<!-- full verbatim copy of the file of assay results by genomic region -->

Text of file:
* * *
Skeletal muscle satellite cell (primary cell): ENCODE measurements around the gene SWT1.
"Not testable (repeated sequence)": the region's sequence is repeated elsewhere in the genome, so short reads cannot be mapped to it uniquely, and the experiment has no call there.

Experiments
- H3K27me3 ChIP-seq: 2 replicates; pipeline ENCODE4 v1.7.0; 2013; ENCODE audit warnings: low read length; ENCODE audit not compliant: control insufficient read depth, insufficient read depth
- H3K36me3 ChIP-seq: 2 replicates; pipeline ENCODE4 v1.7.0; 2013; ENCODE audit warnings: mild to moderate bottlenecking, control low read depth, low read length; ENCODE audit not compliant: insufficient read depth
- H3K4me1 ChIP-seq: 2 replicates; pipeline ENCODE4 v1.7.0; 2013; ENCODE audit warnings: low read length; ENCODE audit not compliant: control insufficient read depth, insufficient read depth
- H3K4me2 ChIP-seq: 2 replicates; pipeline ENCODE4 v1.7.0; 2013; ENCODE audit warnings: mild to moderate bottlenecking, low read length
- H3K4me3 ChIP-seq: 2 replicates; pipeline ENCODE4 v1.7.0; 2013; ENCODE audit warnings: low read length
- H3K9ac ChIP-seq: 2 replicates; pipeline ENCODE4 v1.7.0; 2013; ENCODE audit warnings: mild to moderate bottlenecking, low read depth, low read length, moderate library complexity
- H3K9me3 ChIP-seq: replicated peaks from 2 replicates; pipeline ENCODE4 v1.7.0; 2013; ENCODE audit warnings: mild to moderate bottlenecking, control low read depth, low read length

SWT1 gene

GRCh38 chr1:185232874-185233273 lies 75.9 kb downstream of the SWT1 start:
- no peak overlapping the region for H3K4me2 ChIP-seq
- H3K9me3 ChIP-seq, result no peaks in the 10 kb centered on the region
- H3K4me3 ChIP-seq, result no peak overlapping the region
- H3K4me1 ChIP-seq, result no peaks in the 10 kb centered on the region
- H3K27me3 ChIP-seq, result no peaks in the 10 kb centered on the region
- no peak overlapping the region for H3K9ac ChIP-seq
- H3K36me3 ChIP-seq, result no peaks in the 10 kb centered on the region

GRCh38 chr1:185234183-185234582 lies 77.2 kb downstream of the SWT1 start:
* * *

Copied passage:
Skeletal muscle satellite cell (primary cell): ENCODE measurements around the gene SWT1.
"Not testable (repeated sequence)": the region's sequence is repeated elsewhere in the genome, so short reads cannot be mapped to it uniquely, and the experiment has no call there.

Experiments
- H3K27me3 ChIP-seq: 2 replicates; pipeline ENCODE4 v1.7.0; 2013; ENCODE audit warnings: low read length; ENCODE audit not compliant: control insufficient read depth, insufficient read depth
- H3K36me3 ChIP-seq: 2 replicates; pipeline ENCODE4 v1.7.0; 2013; ENCODE audit warnings: mild to moderate bottlenecking, control low read depth, low read length; ENCODE audit not compliant: insufficient read depth
- H3K4me1 ChIP-seq: 2 replicates; pipeline ENCODE4 v1.7.0; 2013; ENCODE audit warnings: low read length; ENCODE audit not compliant: control insufficient read depth, insufficient read depth
- H3K4me2 ChIP-seq: 2 replicates; pipeline ENCODE4 v1.7.0; 2013; ENCODE audit warnings: mild to moderate bottlenecking, low read length
- H3K4me3 ChIP-seq: 2 replicates; pipeline ENCODE4 v1.7.0; 2013; ENCODE audit warnings: low read length
- H3K9ac ChIP-seq: 2 replicates; pipeline ENCODE4 v1.7.0; 2013; ENCODE audit warnings: mild to moderate bottlenecking, low read depth, low read length, moderate library complexity
- H3K9me3 ChIP-seq: replicated peaks from 2 replicates; pipeline ENCODE4 v1.7.0; 2013; ENCODE audit warnings: mild to moderate bottlenecking, control low read depth, low read length

SWT1 gene

GRCh38 chr1:185232874-185233273 lies 75.9 kb downstream of the SWT1 start:
- no peak overlapping the region for H3K4me2 ChIP-seq
- H3K9me3 ChIP-seq, result no peaks in the 10 kb centered on the region
- H3K4me3 ChIP-seq, result no peak overlapping the region
- H3K4me1 ChIP-seq, result no peaks in the 10 kb centered on the region
- H3K27me3 ChIP-seq, result no peaks in the 10 kb centered on the region
- no peak overlapping the region for H3K9ac ChIP-seq
- H3K36me3 ChIP-seq, result no peaks in the 10 kb centered on the region

GRCh38 chr1:185234183-185234582 lies 77.2 kb downstream of the SWT1 start: